Most notably, the GOP and President Trump used it to repeal 14 Obama administration rules, including a Bureau of Land Management resource planning rule and a Securities and Exchange Commission regulation related to extraction companies, in 2017 (E&E Daily, May 12, 2017).

Democrats on both sides of Capitol Hill introduced legislation in the 115th Congress to scrap the CRA altogether.

Senate Democrats said the vote this week — and others they plan to force on health insurance and tax regulations — will only serve to highlight the chamber’s lack of progress on policy from health care to climate change. Schumer said in the weekly Democratic address Friday that the votes would “jolt the Senate into action.”

It’s the same “legislative graveyard” messaging frame they used when McConnell forced his own vote on the Green New Deal earlier this year. Democrats voted “present” on the progressive policy framework nearly unanimously, while all Republicans opposed it (E&E Daily, March 27).

Bill Snape, senior counsel at the Center for Biological Diversity, called the ACE vote “a juicy appetizer for the inevitable reality check upon Trump and McConnell’s obstruction and deceit on climate change policy.”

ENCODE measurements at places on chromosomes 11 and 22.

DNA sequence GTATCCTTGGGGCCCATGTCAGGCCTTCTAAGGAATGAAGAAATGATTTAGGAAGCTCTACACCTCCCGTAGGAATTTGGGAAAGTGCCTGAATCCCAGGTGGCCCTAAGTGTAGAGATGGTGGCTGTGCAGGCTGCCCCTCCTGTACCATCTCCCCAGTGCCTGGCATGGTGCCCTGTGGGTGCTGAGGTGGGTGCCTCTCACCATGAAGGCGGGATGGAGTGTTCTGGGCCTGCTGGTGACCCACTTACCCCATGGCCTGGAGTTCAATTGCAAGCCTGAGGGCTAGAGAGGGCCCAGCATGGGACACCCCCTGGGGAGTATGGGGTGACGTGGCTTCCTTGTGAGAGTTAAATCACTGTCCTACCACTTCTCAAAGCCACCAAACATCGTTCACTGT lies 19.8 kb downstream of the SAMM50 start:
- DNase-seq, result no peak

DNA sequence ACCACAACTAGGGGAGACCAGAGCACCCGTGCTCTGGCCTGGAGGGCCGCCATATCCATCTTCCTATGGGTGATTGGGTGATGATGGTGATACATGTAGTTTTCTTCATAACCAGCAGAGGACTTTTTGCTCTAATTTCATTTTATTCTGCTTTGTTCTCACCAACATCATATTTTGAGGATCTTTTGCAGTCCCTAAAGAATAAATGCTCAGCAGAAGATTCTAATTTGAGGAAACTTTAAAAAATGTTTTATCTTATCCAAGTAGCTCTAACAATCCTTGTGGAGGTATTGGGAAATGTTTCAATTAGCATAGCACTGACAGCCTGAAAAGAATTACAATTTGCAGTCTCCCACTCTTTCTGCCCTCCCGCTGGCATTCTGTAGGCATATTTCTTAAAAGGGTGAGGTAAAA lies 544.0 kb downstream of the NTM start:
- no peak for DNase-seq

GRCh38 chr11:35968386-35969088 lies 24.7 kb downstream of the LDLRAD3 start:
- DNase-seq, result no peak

“Any vote that shows the Republican Party has absolutely no real climate plan is useful,” Snape said in an email.


Lawmakers on both sides of Capitol Hill will get back to the climate hearing grind this week with a busy day on Thursday.

The House Select Committee on the Climate Crisis will lead it off Thursday morning with a hearing on building resilience and energy efficiency.

It will be a partial repeat of a hearing that the Energy and Commerce Committee already held before the October recess, as the two panels race to develop their own climate plans (E&E Daily, Sept. 23).

Also Thursday morning, the House Natural Resources Subcommittee on Energy and Mineral Resources will take a look at reducing emissions in a hearing titled “The Case for Climate Optimism: Realistic Pathways to Achieving Net-Zero Emissions.”

And at the same time, the Senate Environment and Public Works Subcommittee on Clean Air and Nuclear Safety will hold its own hearing on reducing emissions through innovation, a meeting that was rescheduled from before the October recess.

Schedule: The select committee hearing is Thursday, Oct. 17, at 9 a.m. in 2020 Rayburn.